[BSW] Reminder: BSW potluck tomorrow - memoriam photo - December 6 Chestnut planting

Kathy Bilton kathy at fred.net
Mon Dec 2 13:18:33 CST 2013


Reminder:  Tomorrow evening, Tuesday, December 3rd is our holiday potluck 
- 6:00 PM-8:30 PM in the Cathy Kerby Room.

___________________________________________________________

Message from Rod to Robin and others.  I put the photo online, link below.

Hi Robin,

Here is a memoriam photo of Peter Whitney from a Botanical Society of
Washington field trip to Chapman Forest in early November 2008.  Larry
Morse, field trip chair at the time, asked me to lead the trip.

http://botsoc.org/Peter_Whitney_and_Ulmus_rubra_at_Chapman_Forest_November_2008.jpg

Photo: Peter Whitney and large, buttressed Slippery Elm (Ulmus rubra) at
Chapman Forest North (Chapman State park), Charles County, Maryland.  Photo
by R.H. Simmons.

Slippery Elm is a common tree of the calcareous, glauconitic sandy loams of
the globally-rare Shell-Marl Ravine Forest (coined by Harvard botanist M.L.
Fernald in the 1930s after discovering similar forest communities in the
Virginia tidewater region) at Chapman Forest North. 

Look forward to seeing everyone at the meeting tomorrow evening!

All the best,

Rod
________________________________________________________________

Message from Rod about some upcoming chestnut planting volunteer 
opportunities.
 

Hi all,

We’ve selected Friday, December 6 at 10:30 am to meet at the Ford Nature 
Center in Alexandria for the American Chestnut (Castanea dentata) planting 
at Dora Kelley Nature Park.  We welcome volunteers to help plant two dozen 
or so Earth Sangha grown saplings in the vicinity of existing American 
Chestnut stump-sprouts in upland Oak-Heath Forest at the park!

This event will be co-sponsored by the Ford Nature Center.  For further 
information, contact Jane Yeingst at 703.746.5559 or 
Jane.Yeingst at alexandriava.gov.  Directions: Shirley Highway (395) to King 
St. (Rt. 7) west exit.  Gradually move to the left lane after exiting and 
take a left onto Beauregard St. at bottom of hill (Beauregard St. becomes 
Walter Reed Dr. at this intersection at edge of City of Alexandria and 
Arlington County).  Follow Beauregard St. south and uphill past Seminary 
Rd. and downhill to Sanger Ave.  Take a right onto Sanger Ave. and 
continue a short distance to its end.  Turn left into the parking area 
(shared entrance with school) and proceed to parking lot at woods edge and 
park.  Meet at the Ford Nature Center, 5750 Sanger Ave.

Volunteers are also welcomed and requested for planting app. 30 or so 
American Chestnut saplings nearby in Arlington County – date TBA, but 
before December 20th.  For those interested, please contact Vince Verweij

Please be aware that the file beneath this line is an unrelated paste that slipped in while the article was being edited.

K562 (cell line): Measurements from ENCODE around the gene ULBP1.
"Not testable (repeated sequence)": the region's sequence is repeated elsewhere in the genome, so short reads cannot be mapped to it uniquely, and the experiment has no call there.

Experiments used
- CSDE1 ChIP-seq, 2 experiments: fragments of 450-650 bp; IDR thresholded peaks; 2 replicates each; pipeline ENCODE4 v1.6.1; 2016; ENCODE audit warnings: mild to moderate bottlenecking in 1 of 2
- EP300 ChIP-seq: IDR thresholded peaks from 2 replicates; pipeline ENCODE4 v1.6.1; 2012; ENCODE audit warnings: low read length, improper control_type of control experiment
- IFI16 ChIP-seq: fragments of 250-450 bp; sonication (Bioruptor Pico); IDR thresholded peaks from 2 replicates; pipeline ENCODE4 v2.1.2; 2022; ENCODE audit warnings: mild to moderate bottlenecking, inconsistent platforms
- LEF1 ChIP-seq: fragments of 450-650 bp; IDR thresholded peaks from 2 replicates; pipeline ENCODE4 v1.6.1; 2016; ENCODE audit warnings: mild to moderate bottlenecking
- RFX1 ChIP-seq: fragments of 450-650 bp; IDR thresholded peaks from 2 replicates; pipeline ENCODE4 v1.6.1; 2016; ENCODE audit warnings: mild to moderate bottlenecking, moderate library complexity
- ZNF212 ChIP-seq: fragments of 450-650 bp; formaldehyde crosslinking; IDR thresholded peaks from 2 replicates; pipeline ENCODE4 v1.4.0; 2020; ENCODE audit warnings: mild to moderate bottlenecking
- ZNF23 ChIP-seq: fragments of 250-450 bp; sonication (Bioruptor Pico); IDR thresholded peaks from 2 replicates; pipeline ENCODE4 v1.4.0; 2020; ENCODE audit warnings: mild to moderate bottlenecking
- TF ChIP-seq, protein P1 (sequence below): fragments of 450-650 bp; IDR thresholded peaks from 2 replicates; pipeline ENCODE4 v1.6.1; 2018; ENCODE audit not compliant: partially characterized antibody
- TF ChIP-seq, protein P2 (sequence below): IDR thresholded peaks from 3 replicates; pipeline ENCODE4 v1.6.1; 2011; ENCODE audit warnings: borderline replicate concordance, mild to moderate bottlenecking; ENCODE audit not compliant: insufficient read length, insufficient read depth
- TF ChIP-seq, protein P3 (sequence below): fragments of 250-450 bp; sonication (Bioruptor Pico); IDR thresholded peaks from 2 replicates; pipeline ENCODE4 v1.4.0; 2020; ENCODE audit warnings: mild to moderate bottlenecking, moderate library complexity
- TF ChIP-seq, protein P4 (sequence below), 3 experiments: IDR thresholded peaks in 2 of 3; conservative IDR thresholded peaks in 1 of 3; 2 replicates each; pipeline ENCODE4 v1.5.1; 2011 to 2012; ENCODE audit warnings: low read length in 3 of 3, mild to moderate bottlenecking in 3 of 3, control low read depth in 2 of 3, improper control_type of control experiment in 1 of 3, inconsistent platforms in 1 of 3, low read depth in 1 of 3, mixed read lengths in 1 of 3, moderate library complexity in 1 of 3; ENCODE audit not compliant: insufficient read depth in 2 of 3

at Vverweij at arlingtonva.us for further information on the Arlington County 
plantings.

Volunteers are also welcomed and requested for planting the last 
installment of app. 30 or so American Chestnut saplings in suitable parks 
in D.C. – either via District Dept. of the Environment or National Park 
Service or both.  For those interested in assisting with the D.C. 
plantings, please contact Damien Ossi at damien.ossi at dc.gov.

We have app. 30 saplings for each jurisdiction – Alexandria, Arlington, 
and D.C. – so feel free to join us at any or all the plantings!

In total, we have 91 sapling/tubeling, 100% percent pure, locally-sourced 
and grown American Chestnut trees.  Post hole diggers are the preferred 
tools for planting (these dig the proper sized hole for the dimensions of 
the tubelings and cause the least damage to soils and planting locations), 
though we only need a few for the group of volunteers and the City will 
provide a couple for the planting.  We’ll also have gloves and 
refreshments for folks.

Also, we’ll spread the plantings out at each site, as Vince Verweij 
recommends, so that trees are not closely crowded together and more 
susceptible to blight.  It probably also makes sense to mark each planting 
with a small wooden stake (or GPS) so we can check progress, etc.

Damien Ossi also asks a good question in how do we know or suspect these 
saplings of being blight resistant?  The answer is that we don’t exactly 
know and that all of them probably aren’t blight resistant, but because 
they were grown from trees locally that were resistant enough to produce 
viable fruit, it’s reasonable to assume that many are fairly blight 
resistant or tolerant.  Nonetheless, these saplings are especially 
valuable because they are not artificial hybrids (non-native) – elements 
we would not introduce to our natural lands and parks.

Thanks and hope to see you at any or all of these plantings!

All the best,
__________________________________

Rod Simmons

Natural Resource Specialist
Natural Resources Division
Department of Recreation, Parks & Cultural Activities
City of Alexandria, Virginia
2900-A Business Center Drive
Alexandria, VA 22314
office phone: 703.746.4651
mobile phone: 703.930.8972
Rod.Simmons at alexandriava.gov
http://alexandriava.gov/48838



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